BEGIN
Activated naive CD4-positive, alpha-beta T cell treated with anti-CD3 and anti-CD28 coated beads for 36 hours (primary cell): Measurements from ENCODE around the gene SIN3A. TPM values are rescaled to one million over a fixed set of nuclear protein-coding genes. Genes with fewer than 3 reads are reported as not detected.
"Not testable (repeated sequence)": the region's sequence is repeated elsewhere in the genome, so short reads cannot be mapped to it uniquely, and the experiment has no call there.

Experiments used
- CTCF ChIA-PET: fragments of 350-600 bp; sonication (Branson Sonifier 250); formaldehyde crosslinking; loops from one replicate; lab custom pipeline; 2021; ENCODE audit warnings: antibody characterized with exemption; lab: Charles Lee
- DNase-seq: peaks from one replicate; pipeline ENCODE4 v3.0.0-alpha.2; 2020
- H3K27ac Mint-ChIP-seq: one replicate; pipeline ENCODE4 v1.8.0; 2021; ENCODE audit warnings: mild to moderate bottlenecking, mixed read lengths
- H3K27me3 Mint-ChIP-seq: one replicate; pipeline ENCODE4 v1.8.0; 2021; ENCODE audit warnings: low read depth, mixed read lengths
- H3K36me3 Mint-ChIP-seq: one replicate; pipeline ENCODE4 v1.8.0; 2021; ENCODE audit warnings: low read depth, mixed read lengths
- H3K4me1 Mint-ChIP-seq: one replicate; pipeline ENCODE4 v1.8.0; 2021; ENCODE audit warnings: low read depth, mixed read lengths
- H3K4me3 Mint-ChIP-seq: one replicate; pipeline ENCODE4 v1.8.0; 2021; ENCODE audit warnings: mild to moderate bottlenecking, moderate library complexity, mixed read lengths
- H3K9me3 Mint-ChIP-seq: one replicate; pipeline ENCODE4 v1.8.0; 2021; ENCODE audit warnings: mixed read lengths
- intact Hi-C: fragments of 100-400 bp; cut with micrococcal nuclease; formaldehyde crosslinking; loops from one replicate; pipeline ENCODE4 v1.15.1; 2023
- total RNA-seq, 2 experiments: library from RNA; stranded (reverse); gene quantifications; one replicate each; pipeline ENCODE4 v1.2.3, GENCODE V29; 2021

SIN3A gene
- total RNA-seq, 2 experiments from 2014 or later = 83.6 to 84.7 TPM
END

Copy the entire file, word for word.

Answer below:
Activated naive CD4-positive, alpha-beta T cell treated with anti-CD3 and anti-CD28 coated beads for 36 hours (primary cell): Measurements from ENCODE around the gene SIN3A. TPM values are rescaled to one million over a fixed set of nuclear protein-coding genes. Genes with fewer than 3 reads are reported as not detected.
"Not testable (repeated sequence)": the region's sequence is repeated elsewhere in the genome, so short reads cannot be mapped to it uniquely, and the experiment has no call there.

Experiments used
- CTCF ChIA-PET: fragments of 350-600 bp; sonication (Branson Sonifier 250); formaldehyde crosslinking; loops from one replicate; lab custom pipeline; 2021; ENCODE audit warnings: antibody characterized with exemption; lab: Charles Lee
- DNase-seq: peaks from one replicate; pipeline ENCODE4 v3.0.0-alpha.2; 2020
- H3K27ac Mint-ChIP-seq: one replicate; pipeline ENCODE4 v1.8.0; 2021; ENCODE audit warnings: mild to moderate bottlenecking, mixed read lengths
- H3K27me3 Mint-ChIP-seq: one replicate; pipeline ENCODE4 v1.8.0; 2021; ENCODE audit warnings: low read depth, mixed read lengths
- H3K36me3 Mint-ChIP-seq: one replicate; pipeline ENCODE4 v1.8.0; 2021; ENCODE audit warnings: low read depth, mixed read lengths
- H3K4me1 Mint-ChIP-seq: one replicate; pipeline ENCODE4 v1.8.0; 2021; ENCODE audit warnings: low read depth, mixed read lengths
- H3K4me3 Mint-ChIP-seq: one replicate; pipeline ENCODE4 v1.8.0; 2021; ENCODE audit warnings: mild to moderate bottlenecking, moderate library complexity, mixed read lengths
- H3K9me3 Mint-ChIP-seq: one replicate; pipeline ENCODE4 v1.8.0; 2021; ENCODE audit warnings: mixed read lengths
- intact Hi-C: fragments of 100-400 bp; cut with micrococcal nuclease; formaldehyde crosslinking; loops from one replicate; pipeline ENCODE4 v1.15.1; 2023
- total RNA-seq, 2 experiments: library from RNA; stranded (reverse); gene quantifications; one replicate each; pipeline ENCODE4 v1.2.3, GENCODE V29; 2021

SIN3A gene
- total RNA-seq, 2 experiments from 2014 or later = 83.6 to 84.7 TPM